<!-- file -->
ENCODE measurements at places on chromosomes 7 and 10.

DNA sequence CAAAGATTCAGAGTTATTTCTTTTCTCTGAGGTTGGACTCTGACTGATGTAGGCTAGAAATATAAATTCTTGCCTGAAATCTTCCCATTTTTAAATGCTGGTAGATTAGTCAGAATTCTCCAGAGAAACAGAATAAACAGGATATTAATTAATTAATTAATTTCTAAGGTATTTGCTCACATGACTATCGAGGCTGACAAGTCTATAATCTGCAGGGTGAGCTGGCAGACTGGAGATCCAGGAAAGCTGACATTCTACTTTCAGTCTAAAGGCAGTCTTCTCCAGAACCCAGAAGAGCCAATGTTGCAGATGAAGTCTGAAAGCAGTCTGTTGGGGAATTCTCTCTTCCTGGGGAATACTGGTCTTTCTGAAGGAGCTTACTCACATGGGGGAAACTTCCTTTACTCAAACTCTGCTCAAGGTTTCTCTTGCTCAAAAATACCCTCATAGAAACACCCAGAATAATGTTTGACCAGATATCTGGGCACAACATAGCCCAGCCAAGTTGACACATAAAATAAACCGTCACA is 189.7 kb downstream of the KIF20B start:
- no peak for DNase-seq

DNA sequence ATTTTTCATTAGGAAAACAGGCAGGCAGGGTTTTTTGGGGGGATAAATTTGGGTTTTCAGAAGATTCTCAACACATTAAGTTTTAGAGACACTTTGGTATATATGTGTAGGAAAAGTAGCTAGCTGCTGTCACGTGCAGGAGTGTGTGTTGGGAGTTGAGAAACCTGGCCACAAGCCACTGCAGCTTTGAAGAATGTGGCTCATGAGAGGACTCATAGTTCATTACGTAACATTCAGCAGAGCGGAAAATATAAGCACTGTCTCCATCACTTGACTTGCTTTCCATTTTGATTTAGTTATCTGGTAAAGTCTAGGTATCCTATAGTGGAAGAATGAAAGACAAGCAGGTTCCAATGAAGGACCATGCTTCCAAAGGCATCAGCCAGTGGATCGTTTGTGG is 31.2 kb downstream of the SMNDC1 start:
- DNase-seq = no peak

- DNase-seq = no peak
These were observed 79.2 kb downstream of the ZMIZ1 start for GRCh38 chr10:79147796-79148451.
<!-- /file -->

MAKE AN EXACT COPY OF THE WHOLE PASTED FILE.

ENCODE measurements at places on chromosomes 7 and 10.

DNA sequence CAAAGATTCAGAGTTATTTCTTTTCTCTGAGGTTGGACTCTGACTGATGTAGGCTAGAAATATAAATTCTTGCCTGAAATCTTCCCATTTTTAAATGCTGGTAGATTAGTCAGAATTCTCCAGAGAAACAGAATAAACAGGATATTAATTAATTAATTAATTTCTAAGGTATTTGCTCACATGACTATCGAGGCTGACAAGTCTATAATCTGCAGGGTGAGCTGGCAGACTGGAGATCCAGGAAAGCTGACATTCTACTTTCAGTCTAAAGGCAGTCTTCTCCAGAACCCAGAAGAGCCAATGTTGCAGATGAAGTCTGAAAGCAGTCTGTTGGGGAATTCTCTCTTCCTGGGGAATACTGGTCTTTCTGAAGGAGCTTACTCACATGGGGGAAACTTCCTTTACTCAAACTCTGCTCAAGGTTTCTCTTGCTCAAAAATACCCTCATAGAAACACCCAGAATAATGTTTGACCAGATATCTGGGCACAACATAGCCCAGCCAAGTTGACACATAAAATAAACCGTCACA is 189.7 kb downstream of the KIF20B start:
- no peak for DNase-seq

DNA sequence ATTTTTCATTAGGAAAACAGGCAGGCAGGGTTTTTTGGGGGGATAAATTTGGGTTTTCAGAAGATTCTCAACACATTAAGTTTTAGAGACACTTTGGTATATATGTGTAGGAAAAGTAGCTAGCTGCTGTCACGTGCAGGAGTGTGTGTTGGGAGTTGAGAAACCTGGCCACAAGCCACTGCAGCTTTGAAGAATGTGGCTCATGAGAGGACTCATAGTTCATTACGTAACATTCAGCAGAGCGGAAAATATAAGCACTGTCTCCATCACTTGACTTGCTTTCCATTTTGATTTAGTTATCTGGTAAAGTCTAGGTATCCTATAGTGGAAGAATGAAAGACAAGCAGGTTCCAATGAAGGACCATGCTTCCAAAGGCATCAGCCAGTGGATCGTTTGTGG is 31.2 kb downstream of the SMNDC1 start:
- DNase-seq = no peak

- DNase-seq = no peak
These were observed 79.2 kb downstream of the ZMIZ1 start for GRCh38 chr10:79147796-79148451.